Whatever Happened to Survival Horror?

I’m quite a long term fan of survival horror. My first experience of it was back in 2000 or 2001. I had a friend with a Playstation, and he had it chipped to play copied American games in black and white on a crappy old TV. We’d spend hours doing a level a time in Syphon Filter, Akuji the Heartless, and some of the early Smackdown games. But the one that really intrigued me was the first Silent Hill. We never got far in it. It’s pretty weird to think, but games didn’t come with tutorials back then, you had to learn all the controls from reading the manual. Copied games came with no manual, and you try figuring out that the attack combination is R2 and X. But that opening sequence in the alley, growing darker and darker as sirens blare, leading up to the discovery of a grizzly body crucified on barbed wire was enough to hook me.

I didn’t really think about it again until Christmas of 2003. I was pretty much a PC gamer up to that point, but I remember asking for a Playstation 2 and “some games”. What I got was an esoteric pile, the kind only a mother shopping for a teenager could pick out I think. The ones that stick out most prominently are Terminator 3: Rise of the Machines (oh dear), Star Wars: Bounty Hunter (surprisingly good), 007 Nightfire (no idea), Medal of Honour: Frontline (probably competent), and nestled towards the bottom of the pile somewhere, Silent Hill 2.

Silent Hill 2 was the hidden gem of that auspicious selection, and everything from that isolated walk down the forest path through to the final confrontation in the Lakeview Hotel was as gripping to me as any film I’d ever seen. To this day it is my favourite game, and cemented me as a fan of survival horror for life. Unfortunately, in the ten years since then, it would seem I have outlived the genre.

I was partly motivated to write this post after reading about the upcoming reboot of the Thief franchise. It seems all my worst fears have been realised, and they are turning what was previously an open stealth game into a linear action game where combat is a viable option and Garrett is a badass hero. Not to sound too cynical or elitist, but it seems that a lot of the modern gaming audience want the illusion of difficulty. They’ve heard about how hardcore the old Thief games are, so they’ll go into the new one, blast through it in a way that was simply not possible in the original games, then show off about how good they are at stealth games without actually having to exert themselves. Okay, so that was pretty elitist, I’m sorry.

The point of all this is that I think the same thing happened to my beloved survival horror. The recent announcement of Creative Assembly’s Alien Isolation combined with the upcoming release of The Evil Within has been met with cries about AAA survival horror being back. But I’m not convinced it is.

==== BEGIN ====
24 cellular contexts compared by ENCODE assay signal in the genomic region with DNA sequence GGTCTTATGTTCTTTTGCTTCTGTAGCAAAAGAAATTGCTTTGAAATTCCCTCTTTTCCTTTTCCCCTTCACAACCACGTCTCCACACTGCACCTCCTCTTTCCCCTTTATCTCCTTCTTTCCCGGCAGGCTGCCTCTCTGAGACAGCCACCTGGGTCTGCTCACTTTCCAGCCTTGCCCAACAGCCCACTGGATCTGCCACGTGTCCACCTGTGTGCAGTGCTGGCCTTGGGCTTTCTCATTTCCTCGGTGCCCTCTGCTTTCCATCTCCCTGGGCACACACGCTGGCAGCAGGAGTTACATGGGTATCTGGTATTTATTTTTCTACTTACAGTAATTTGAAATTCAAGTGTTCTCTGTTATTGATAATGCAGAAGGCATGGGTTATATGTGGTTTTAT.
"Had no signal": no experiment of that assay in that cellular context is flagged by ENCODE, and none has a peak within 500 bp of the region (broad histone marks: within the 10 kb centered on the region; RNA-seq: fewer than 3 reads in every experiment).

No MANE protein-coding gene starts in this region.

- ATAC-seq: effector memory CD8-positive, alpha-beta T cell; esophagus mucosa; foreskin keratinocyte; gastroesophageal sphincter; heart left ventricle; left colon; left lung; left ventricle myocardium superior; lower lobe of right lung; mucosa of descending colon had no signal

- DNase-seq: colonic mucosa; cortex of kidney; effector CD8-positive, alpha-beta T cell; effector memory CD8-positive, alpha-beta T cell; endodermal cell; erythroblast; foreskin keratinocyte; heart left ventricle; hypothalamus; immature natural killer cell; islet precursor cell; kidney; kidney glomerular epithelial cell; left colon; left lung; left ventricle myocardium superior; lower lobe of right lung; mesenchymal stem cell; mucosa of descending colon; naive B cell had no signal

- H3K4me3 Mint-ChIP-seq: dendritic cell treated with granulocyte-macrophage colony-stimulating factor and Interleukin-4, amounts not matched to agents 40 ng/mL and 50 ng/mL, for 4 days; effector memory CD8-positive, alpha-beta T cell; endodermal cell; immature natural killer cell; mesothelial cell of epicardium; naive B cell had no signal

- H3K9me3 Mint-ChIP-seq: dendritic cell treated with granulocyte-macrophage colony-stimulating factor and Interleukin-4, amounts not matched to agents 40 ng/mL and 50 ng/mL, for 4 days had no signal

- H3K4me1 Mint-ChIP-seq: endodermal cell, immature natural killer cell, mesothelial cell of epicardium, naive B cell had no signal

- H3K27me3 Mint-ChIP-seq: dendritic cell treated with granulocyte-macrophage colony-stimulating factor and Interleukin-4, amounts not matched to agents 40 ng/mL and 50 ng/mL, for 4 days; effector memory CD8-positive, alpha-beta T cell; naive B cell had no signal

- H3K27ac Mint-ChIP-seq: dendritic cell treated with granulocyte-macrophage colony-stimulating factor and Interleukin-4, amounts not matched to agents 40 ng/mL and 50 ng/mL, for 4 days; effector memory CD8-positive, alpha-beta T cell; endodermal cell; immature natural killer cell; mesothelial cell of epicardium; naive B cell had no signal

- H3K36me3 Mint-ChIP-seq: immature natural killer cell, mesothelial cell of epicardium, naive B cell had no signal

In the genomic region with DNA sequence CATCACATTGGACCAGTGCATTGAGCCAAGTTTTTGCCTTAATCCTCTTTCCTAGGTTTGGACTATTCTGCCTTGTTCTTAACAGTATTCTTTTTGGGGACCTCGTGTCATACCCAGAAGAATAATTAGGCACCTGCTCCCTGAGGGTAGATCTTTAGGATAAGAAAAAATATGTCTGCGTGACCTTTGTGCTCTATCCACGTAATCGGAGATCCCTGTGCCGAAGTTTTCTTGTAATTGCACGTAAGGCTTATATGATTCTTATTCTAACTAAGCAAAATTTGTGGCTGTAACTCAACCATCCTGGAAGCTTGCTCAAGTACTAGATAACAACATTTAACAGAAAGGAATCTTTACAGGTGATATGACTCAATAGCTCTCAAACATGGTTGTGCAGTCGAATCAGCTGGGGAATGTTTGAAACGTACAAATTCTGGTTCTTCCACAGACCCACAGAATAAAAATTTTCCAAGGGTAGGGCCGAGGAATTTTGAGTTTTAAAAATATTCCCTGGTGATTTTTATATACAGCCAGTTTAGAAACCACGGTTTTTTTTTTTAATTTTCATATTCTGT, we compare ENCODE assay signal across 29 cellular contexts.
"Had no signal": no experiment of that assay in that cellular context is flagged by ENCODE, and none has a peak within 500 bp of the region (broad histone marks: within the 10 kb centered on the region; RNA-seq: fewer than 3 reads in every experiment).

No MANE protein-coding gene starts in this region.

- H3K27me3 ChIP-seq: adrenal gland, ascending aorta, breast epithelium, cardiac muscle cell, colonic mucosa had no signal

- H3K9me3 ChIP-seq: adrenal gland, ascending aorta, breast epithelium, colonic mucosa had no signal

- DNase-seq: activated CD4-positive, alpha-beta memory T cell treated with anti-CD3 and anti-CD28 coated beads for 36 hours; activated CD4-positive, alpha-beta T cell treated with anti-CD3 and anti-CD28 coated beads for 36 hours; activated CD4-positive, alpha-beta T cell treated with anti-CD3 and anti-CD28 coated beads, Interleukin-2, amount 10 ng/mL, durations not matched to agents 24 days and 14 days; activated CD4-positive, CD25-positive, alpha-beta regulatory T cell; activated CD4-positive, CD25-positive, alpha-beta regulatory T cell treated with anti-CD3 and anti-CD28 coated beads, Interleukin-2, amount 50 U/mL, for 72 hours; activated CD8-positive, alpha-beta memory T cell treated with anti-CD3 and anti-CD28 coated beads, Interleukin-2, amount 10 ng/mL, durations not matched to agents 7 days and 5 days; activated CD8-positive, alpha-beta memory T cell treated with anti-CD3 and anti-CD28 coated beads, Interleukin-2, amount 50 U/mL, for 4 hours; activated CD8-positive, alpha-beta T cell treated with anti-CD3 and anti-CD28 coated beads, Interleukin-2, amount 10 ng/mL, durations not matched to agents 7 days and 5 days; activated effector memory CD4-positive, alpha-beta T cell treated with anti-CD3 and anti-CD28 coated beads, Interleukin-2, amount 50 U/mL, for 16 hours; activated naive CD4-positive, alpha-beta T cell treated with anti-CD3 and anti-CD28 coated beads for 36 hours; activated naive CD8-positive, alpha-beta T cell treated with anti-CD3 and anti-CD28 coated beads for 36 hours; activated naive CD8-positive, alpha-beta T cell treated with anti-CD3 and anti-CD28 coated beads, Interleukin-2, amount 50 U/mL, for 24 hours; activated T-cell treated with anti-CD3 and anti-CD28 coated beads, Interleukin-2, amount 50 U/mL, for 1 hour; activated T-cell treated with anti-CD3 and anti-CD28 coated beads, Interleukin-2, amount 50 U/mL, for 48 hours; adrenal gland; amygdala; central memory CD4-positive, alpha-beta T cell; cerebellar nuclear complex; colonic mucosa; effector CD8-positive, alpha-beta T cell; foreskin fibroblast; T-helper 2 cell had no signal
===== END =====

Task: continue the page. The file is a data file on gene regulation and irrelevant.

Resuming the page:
“Huh. Genre… What’s going on with this genre?”

For me, this modern crop of horror games excel at creating an atmosphere of unease and discomfort, probably just as well as the older games did. While there is a lot to be said for third person views and fixed cameras, which allowed the developer to control what the player is seeing at any given time and therefore tighten up the experience, I also don’t think the move to more first person games is necessarily a bad thing either.

Where these games fall down for me (and where we conveniently come back to simplification) is the reduced emphasis on the survival aspect, to the point where it could be said to have been removed entirely. Taking out combat for games such as Amnesia: The Dark Descent is a good short term fix to really amp up the horror. But it also takes out a big part of those games; resource conservation. Hoarding those oh so rare shotgun shells just in case there was a tougher enemy around the next corner, keeping hold of med kits and health drinks because there might be a hard boss battle coming up… These are all experiences necessary, in my opinion, for the survival part of the survival horror genre to remain intact. Remove that, and you’ve streamlined the player’s options down to one: run. It might allow for a more visceral gameplay experience, but it’s also an easier one. There’s no need to consider what the character is carrying, what supplies can be used now, or whether to risk a close up attack with a knife because those ten bullets might be the last ones for the next hour or so. Taking all that away is analogous to making Thief a linear action game. The barrier for entry is reduced, and we’re left with the illusion of survival horror rather than the real thing.

However, I am more than open to being proved wrong. It’s no secret that, due to my lack of a solid gaming PC, my experience with these modern horror games is somewhat lacking. I’m excited to try the upcoming PS4 release of Outlast, as well as digging into future releases like The Evil Within, Alien Isolation, and Soma. I’d also like to go back to some classics, like those first couple of Silent Hill and Resident Evil games, the Project Zero trilogy, and perhaps some more modern attempts at the genre like Dead Space and Deadly Premonition.

My hope in all of this is to make this a sort of regular feature. I don’t want to put a number on it like I did last year with 50 Books, 365 Days but to just return to one of these games when the time is right for me, and hopefully provide some form of critical analysis, sorely missing from the screaming idiocy of Youtube videos of games like Slender (with apologies to any PewDiePie fans reading).

So, with that in mind, are there any games you’d like to see me cover? If so, drop a recommendation in the comments, or message me on Twitter. I can, as ever, be found at @scnjedi. Thanks for reading.

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